Samuel Gridley Howe, the ‘Karteria’ American doctor had recorded in his November, 1826 journal:
We have two Englishmen (officers), one German, one Frenchman, and one Greek; The Greek is the eldest son of Tombazi, Captain Hastings is a man who deserves the deepest gratitude and respect from the Greek nation. It is only through his exertion, his activity, and generosity, that this ship was ever got out. She was built under his own eye in London, and carries as much weight of metal as a thirty-six gun frigate; her engine, however, is not the best. Captain Hastings, having on board about forty English and forty Greek sailors, is all ready to join the Greek fleet and engage the enemy.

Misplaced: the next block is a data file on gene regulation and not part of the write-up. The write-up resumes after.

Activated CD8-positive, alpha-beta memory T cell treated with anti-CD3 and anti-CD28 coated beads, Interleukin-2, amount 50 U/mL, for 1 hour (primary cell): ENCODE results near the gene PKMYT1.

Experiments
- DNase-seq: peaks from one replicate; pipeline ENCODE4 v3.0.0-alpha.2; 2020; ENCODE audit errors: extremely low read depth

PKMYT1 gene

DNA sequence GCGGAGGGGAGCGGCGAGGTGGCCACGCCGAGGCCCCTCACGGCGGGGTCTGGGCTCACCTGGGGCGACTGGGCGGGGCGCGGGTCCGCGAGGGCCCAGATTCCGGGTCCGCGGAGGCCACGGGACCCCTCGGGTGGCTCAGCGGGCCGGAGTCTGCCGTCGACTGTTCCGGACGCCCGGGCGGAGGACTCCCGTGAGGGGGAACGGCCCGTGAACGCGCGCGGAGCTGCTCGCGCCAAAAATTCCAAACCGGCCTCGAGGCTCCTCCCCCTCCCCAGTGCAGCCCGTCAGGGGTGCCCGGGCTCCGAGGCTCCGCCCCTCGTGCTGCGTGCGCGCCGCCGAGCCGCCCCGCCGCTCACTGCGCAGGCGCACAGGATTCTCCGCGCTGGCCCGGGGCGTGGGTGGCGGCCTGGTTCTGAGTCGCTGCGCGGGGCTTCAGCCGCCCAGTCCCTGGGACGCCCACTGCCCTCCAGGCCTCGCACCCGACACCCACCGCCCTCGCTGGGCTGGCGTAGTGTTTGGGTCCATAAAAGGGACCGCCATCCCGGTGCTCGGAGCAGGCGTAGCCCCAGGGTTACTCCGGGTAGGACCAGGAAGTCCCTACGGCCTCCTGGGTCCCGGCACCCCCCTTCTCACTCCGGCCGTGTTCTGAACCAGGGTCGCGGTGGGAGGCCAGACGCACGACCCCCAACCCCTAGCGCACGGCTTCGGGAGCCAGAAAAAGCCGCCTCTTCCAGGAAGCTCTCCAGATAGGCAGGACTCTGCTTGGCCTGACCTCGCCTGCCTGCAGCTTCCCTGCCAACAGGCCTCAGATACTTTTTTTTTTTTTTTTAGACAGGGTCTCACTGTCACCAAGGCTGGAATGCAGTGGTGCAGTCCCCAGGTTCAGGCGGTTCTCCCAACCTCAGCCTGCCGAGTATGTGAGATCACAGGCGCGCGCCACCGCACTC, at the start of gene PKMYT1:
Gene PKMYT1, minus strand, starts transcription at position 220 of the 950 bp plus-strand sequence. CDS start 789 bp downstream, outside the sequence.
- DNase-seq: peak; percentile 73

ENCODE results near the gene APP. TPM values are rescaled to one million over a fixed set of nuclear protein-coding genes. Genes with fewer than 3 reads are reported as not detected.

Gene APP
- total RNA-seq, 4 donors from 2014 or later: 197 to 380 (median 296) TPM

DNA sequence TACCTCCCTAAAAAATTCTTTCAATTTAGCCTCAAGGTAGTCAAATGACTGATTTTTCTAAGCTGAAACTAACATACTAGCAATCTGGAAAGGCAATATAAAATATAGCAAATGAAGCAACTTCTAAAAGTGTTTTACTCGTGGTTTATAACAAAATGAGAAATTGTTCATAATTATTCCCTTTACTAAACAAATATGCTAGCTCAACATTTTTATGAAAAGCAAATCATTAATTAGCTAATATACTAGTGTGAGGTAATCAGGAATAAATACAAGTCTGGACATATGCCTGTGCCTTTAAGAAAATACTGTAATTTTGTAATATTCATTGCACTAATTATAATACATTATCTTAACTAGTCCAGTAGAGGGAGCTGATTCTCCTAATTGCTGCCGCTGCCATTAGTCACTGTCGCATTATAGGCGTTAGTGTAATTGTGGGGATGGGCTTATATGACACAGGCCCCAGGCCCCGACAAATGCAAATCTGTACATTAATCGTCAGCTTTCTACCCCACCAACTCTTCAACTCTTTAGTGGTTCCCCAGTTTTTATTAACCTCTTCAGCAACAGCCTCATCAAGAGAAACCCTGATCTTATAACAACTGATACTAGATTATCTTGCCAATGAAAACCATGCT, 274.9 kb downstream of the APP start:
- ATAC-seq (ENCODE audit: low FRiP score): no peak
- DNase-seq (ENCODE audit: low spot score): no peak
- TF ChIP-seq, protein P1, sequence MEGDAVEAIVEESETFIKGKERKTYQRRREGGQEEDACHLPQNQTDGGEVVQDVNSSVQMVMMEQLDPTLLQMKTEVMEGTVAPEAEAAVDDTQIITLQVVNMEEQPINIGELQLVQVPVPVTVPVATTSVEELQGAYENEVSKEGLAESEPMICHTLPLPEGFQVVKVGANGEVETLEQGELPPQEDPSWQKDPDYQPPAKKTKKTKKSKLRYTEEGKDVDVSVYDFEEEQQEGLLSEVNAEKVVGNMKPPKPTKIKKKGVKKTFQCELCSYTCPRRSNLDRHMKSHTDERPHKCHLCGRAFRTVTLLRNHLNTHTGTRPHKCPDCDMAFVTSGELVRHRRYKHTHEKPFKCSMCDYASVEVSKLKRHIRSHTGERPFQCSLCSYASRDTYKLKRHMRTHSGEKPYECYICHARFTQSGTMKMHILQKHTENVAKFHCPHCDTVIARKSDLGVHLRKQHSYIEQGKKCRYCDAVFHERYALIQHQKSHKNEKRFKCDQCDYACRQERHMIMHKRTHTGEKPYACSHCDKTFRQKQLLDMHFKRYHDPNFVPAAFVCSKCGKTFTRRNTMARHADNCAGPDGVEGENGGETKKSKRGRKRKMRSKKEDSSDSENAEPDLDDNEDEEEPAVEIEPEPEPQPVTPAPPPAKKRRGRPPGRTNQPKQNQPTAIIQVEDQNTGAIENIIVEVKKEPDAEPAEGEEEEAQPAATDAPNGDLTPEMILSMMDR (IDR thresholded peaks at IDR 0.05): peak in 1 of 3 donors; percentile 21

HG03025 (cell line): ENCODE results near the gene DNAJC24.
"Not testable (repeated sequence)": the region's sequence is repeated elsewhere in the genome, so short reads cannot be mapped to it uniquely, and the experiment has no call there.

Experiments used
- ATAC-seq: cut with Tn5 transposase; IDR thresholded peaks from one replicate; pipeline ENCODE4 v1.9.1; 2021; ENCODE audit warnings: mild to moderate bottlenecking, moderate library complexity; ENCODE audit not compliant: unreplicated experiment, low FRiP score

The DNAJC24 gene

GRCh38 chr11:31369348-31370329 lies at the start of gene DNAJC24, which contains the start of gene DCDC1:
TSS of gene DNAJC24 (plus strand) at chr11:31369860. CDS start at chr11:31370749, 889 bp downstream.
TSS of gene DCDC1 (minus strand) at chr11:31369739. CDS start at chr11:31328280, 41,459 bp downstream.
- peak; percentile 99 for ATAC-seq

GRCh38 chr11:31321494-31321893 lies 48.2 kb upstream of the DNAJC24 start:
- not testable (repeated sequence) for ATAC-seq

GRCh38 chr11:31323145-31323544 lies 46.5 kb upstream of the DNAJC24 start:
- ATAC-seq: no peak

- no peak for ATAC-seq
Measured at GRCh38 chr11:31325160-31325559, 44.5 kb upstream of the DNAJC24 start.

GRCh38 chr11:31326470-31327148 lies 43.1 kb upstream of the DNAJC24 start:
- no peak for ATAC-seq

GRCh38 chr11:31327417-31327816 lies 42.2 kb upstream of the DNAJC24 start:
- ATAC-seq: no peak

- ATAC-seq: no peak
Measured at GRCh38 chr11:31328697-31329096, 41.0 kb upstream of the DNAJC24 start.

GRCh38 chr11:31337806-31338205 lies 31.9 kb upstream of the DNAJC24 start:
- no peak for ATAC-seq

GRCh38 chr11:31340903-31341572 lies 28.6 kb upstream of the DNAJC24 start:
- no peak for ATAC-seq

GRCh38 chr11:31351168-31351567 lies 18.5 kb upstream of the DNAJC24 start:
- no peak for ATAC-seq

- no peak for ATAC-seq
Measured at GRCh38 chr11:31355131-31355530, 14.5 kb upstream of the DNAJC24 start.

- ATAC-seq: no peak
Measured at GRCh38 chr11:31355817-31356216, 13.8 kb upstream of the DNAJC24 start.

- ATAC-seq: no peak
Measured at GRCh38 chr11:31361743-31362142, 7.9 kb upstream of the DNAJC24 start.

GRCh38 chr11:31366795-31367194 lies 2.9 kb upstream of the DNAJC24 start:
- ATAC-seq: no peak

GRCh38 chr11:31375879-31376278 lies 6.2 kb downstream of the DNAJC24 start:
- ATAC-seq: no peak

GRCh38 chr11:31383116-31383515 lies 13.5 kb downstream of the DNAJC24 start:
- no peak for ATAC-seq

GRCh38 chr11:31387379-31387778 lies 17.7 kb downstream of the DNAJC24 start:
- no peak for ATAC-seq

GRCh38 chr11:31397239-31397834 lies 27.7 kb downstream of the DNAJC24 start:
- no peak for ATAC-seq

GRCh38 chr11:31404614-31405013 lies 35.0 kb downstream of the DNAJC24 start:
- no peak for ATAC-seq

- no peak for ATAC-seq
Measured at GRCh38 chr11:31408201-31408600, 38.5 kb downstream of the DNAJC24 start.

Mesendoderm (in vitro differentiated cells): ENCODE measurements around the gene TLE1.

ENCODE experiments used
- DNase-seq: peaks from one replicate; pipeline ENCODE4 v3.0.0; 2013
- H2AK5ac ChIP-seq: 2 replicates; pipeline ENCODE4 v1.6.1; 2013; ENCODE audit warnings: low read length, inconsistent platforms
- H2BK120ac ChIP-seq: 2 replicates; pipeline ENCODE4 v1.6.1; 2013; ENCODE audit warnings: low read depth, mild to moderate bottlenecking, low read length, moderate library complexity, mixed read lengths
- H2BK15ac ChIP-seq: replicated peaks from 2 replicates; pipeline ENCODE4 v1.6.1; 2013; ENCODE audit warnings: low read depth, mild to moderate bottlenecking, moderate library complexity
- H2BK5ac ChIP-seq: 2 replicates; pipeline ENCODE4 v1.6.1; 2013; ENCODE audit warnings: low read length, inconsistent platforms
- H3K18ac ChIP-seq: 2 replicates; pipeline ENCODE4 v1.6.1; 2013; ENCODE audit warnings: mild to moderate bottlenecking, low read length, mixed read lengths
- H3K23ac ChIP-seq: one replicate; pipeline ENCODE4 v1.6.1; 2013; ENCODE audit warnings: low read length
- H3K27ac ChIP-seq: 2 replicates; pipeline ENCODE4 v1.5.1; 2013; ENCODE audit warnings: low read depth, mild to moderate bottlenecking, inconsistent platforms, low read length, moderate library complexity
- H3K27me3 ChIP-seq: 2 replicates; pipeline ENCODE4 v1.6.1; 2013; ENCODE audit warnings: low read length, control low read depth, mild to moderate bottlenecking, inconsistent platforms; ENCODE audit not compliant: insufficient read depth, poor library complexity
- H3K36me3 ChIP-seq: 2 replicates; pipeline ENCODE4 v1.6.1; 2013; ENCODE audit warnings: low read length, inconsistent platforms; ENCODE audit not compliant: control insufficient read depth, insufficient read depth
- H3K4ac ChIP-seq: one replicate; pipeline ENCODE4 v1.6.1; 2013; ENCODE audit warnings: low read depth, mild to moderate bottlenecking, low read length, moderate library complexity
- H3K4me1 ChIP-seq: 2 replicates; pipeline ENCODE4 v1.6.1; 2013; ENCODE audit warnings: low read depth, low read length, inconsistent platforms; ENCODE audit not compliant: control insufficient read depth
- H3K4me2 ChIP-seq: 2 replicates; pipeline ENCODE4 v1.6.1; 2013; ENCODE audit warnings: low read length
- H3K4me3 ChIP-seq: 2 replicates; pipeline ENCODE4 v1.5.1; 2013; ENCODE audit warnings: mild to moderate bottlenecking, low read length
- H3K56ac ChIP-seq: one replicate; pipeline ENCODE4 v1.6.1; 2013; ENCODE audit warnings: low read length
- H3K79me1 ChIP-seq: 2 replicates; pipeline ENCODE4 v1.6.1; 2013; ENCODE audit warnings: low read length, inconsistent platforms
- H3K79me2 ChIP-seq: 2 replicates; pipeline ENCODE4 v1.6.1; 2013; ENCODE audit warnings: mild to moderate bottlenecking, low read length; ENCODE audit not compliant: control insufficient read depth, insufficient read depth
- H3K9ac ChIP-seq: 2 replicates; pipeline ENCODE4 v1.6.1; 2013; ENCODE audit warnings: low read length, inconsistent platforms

1825 - Laid down at Daniel Brent's Greenland South Dockyard, Rotherhithe, London, for the Revolutionary Greek navy. The order was financed by the London Philhellenic Committee.
May 1826 - Completed.
September 1826 - Reaches Nafplion.
January 1827 - Sails to Phaliron and sees action in both sea and land engagements. She is accompanied by three brigs and five gunboats.
February 1827 - Sails to Oropos and attacks enemy coastal defences and ships, together with Papanikolis' "Nelson" and Miaoulis' frigate "Hellas". Two transports loaded with equipment and supplies are captured and taken to Poros.
March 1827 - Cochrane takes over as commander of the Greek navy and orders Karteria to lead operations off Volos, together with schooner "Themistoklis", brigs "Aris" and "Panagia" and sloop "Aspasia". Shore defences are destroyed, five loaded transports are captured, two are destroyed and one runs aground. At nearby Trikeri they attack a large warship and four beached captured schooners. All are destroyed by firing from a distance.